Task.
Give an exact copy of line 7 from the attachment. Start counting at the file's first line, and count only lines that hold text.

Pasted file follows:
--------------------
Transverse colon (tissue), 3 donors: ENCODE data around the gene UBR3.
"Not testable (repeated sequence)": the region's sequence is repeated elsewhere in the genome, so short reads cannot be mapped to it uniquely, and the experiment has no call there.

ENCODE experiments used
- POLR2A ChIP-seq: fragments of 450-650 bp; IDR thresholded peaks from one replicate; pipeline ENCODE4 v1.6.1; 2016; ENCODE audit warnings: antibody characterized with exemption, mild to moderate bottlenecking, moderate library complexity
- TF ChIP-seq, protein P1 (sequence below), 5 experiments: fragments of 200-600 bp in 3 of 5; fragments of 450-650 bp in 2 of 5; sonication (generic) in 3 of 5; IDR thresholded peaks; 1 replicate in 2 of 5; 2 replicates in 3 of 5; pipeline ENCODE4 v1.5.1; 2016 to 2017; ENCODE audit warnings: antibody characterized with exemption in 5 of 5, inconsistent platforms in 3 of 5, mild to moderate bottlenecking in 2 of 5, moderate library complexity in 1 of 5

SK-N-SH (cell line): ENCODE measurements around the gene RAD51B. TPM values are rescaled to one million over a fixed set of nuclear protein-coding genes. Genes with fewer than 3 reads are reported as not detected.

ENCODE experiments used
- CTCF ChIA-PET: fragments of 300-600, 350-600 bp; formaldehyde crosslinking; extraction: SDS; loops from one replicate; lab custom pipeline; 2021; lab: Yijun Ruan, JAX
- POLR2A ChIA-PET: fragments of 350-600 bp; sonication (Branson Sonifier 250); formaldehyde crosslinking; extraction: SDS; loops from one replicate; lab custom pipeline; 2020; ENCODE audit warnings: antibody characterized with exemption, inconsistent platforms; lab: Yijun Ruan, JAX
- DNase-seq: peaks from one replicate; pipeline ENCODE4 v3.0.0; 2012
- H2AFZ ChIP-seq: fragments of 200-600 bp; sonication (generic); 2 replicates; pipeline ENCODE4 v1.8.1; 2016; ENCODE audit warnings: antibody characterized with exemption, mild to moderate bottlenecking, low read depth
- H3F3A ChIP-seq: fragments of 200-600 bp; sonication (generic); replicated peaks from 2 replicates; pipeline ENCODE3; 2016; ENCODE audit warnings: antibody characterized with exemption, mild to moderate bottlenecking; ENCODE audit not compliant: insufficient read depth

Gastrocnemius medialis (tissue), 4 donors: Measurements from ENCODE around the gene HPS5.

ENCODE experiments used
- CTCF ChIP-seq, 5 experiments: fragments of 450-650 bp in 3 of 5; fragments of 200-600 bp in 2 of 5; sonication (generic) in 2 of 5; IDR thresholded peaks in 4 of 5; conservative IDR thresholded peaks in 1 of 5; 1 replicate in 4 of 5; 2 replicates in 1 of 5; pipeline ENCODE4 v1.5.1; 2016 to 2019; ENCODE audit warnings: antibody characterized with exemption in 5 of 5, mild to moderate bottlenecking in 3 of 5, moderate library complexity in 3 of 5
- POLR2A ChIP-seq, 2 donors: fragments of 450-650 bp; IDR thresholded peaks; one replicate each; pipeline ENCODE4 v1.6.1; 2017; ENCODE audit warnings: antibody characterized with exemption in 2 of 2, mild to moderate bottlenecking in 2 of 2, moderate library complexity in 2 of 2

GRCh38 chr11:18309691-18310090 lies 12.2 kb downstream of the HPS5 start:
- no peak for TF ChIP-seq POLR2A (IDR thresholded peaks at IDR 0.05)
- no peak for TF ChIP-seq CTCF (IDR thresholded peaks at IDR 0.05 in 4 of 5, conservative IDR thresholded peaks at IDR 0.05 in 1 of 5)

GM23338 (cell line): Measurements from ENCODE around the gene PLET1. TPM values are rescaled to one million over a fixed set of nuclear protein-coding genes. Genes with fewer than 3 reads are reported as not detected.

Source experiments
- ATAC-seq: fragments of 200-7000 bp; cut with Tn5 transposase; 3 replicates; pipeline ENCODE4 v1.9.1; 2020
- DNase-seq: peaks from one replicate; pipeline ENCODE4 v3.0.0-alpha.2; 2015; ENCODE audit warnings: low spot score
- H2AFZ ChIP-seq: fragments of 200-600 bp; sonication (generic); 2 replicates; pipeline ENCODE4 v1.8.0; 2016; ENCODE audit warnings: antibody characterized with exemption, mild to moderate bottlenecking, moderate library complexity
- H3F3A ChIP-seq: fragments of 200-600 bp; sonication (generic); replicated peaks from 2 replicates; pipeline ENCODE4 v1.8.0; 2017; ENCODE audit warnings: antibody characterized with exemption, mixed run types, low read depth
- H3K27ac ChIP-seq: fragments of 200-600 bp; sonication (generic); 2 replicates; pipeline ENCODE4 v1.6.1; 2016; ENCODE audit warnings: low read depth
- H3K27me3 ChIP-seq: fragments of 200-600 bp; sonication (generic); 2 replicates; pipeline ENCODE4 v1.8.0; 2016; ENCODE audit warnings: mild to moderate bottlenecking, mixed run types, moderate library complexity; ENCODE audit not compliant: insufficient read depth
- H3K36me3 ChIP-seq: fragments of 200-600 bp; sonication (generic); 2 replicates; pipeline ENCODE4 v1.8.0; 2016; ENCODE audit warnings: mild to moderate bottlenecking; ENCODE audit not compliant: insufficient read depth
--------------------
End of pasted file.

ENCODE experiments used